Perhaps the most dramatic example of this Orwellian will to erase the past that runs parallel to Bilbao’s transformation was the demolition of the industrial city of Altos Hornos de Vizcaya (AHV).4 For those who had to take the train on the left bank of the river, driving through the guts of its Blade Runner-esque for several miles, the images of the apparently infinite superimposition of layers of pipes, boilers, and steel structures are an inalienable part of Bilbao’s ethos, even more so in the city of Sestao. Even if it effectively became a barrier between the city and the river, AHV was also a crucial part of Sestao’s tissue and self-image. Soon after the demolition of the factory, the parts of the city closer to it started a rapid decline, with bars being shut down and dwellings abandoned. AHV could have been transformed into an industrial park, or integrated within new facilities, as has been successfully done in many other places such as Dortmund, Lorraine, and the Fundidora Park in Monterrey. Instead of that, here it was rapidly torn down, as if in a race to erase it from memory, while pastiche parks, which would be equally anonymous in Bilbao or in Shanghai, were erected in the newly developed areas. As of today, most of AHV’s old plot remains undeveloped, standing as a post-apocalyptic site left there to remind the village of its own absence. Only one of the blast furnaces was kept, standing today as a decontextualized, undersized reminder of what once was there, waiting its turn to be suitably sanitized and become a sort of Disney-fied version of itself, as has happened with the other isolated industrial icons that have survived Bilbao’s transformation. Of course, it was immediately declared a Property of Cultural Interest. Because we care.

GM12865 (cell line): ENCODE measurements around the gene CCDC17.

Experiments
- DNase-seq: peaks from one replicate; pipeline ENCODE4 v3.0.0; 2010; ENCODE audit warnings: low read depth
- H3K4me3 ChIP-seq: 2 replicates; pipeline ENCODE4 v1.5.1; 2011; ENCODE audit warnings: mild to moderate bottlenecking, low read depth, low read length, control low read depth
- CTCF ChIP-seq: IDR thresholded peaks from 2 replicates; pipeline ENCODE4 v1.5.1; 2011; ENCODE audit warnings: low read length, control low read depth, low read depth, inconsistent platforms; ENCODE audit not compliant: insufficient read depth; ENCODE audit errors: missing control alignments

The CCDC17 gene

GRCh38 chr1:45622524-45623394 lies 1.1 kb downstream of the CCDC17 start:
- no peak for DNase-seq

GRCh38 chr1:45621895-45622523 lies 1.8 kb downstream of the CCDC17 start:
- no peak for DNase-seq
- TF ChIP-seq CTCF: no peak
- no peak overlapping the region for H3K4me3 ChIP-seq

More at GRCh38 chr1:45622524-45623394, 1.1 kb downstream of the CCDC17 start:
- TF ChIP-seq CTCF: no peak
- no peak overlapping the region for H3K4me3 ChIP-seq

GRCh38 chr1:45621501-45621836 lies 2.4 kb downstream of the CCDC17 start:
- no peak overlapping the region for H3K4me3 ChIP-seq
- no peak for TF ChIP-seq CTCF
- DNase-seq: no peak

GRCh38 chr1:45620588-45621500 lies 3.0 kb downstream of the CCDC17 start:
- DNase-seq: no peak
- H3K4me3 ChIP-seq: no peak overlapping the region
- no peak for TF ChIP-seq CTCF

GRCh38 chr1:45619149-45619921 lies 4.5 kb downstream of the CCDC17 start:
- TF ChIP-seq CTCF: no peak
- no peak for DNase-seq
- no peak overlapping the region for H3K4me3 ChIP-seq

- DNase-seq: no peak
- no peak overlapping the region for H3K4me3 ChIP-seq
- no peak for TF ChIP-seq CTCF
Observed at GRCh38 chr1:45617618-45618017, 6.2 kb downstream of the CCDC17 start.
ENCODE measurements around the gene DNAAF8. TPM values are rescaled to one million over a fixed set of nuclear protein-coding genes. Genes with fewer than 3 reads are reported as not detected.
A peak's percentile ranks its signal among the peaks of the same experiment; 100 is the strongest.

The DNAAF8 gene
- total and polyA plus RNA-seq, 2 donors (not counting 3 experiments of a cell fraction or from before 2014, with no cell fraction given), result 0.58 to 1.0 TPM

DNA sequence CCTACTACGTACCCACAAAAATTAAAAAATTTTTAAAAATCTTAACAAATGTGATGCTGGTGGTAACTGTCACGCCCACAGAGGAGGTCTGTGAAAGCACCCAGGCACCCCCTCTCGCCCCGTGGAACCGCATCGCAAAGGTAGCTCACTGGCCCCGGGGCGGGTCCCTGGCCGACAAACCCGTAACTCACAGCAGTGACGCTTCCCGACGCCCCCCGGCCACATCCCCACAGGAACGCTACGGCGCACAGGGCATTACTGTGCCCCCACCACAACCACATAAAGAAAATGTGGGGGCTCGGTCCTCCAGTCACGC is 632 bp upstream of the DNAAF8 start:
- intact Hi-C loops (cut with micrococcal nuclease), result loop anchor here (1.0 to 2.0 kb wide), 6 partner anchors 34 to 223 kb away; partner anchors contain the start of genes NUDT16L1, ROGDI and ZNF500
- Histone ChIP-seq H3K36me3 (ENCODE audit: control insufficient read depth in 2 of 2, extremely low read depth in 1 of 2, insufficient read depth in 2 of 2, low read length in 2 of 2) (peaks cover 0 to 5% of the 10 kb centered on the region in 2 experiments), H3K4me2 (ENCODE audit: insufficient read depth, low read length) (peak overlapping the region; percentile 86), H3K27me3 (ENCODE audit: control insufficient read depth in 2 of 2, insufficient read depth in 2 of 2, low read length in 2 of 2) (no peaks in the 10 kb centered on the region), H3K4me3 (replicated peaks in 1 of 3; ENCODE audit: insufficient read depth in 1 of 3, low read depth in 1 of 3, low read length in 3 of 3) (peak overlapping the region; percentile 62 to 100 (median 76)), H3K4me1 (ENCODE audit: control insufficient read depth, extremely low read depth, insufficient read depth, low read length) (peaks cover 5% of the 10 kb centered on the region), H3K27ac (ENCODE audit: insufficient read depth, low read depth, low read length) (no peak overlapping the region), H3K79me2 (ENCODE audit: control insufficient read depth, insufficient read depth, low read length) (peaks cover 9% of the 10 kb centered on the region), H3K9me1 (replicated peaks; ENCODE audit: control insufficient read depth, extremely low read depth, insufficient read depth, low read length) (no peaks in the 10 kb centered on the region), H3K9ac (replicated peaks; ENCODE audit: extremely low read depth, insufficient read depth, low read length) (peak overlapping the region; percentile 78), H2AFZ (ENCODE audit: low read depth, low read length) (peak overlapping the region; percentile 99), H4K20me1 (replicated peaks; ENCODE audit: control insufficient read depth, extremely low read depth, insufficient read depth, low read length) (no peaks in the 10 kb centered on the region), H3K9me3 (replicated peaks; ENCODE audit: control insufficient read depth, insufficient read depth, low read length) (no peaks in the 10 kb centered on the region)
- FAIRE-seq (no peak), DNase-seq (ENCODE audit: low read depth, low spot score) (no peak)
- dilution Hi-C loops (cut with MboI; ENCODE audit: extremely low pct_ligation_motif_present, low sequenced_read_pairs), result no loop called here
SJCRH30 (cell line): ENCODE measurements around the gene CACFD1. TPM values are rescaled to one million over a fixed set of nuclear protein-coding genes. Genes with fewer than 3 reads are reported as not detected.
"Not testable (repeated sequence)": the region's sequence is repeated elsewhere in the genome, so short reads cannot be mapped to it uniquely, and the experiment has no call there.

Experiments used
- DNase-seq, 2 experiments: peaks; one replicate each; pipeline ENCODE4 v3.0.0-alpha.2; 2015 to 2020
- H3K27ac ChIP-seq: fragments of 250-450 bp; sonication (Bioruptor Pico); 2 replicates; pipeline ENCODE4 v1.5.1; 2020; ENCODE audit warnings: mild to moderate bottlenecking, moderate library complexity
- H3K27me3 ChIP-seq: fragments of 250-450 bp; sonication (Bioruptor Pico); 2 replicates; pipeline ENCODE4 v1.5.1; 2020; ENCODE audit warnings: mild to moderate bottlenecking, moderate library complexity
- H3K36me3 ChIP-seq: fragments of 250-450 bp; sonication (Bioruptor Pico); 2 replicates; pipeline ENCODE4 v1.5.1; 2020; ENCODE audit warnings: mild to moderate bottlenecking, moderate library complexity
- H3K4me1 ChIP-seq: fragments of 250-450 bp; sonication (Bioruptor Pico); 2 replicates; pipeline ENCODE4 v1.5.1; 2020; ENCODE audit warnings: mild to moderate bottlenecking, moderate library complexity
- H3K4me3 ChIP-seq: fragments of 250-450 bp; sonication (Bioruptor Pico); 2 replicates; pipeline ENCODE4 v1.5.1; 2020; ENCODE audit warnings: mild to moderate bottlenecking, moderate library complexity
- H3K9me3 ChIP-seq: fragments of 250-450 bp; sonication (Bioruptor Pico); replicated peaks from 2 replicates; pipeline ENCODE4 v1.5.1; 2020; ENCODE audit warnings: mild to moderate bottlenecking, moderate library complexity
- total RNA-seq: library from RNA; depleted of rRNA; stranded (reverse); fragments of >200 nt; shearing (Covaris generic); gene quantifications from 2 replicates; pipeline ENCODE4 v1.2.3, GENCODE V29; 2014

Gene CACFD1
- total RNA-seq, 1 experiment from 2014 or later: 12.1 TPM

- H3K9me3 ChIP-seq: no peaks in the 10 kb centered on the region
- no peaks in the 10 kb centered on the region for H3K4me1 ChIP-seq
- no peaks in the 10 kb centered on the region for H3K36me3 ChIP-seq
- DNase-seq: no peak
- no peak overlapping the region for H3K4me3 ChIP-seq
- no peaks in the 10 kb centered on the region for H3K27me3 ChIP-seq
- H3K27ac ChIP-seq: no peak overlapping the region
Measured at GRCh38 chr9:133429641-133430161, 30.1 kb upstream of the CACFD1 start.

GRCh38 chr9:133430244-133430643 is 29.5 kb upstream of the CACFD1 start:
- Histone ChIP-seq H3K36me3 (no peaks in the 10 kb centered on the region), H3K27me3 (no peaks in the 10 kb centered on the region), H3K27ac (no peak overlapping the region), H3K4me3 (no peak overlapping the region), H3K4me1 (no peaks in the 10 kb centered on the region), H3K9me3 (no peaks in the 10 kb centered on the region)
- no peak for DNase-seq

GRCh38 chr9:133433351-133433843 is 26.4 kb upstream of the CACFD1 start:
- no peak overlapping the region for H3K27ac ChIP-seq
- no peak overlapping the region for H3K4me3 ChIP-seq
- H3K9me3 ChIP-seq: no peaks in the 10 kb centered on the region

On the other hand, the perfect portrayal of the de-characterization of post-Guggenheim Bilbao may be the Abandoibarra development itself. When Gehry did his original design, the area was certainly a space of conflict: with its abandoned warehouses, piles of containers, and the La Salve Bridge crossing above it near its end, the area provided the kind of dense, rugged context where the museum’s smooth curved surfaces could find a solid substratum to cling to. Twenty years later, the area, restructured and presided over by a master plan and a tower designed by Cesar Pelli is yet another example of the city-as-a-theme-park mentality. Joining Gehry’s Guggenheim Museum, the Deusto University library by Rafael Moneo, the Basque University assembly hall by Álvaro Siza, the Sheraton (now Meliá) Hotel by Ricardo Legorreta, the Euskalduna Congress Center and Concert Hall, a Po-Mo shopping mall by Robert Stern, and a couple of kiosks sit on the green like a group of Easter eggs. Spread in between them, a pretty posh—even if harmless—park is insufficient to compensate the lack of real urban tissue which, aside from a few author-housing blocks sitting in the contact with the urban grid, presides over the area. The overall feeling is that of a series of architects laying their architectural eggs, trying to outdo each other with a “hey, mom, look at what I’m doing” attitude, all climaxes without any tissue to sew them, Abandoibarra is, borrowing a scholar’s apt description of the Euskalduna Concert Hall, “a little bit of this and that.” Unfortunately, this has also destroyed the previous perception of the Guggenheim. If, back in the day, the museum had found in Abandoibarra’s post-industrial decay, the perfect backdrop to display its flamboyance without apparent disruption, nowadays it fits the new context quite well, too. With its “urban piece” qualities lost forever, it is now one more in the carnival of fair rides that the area has become.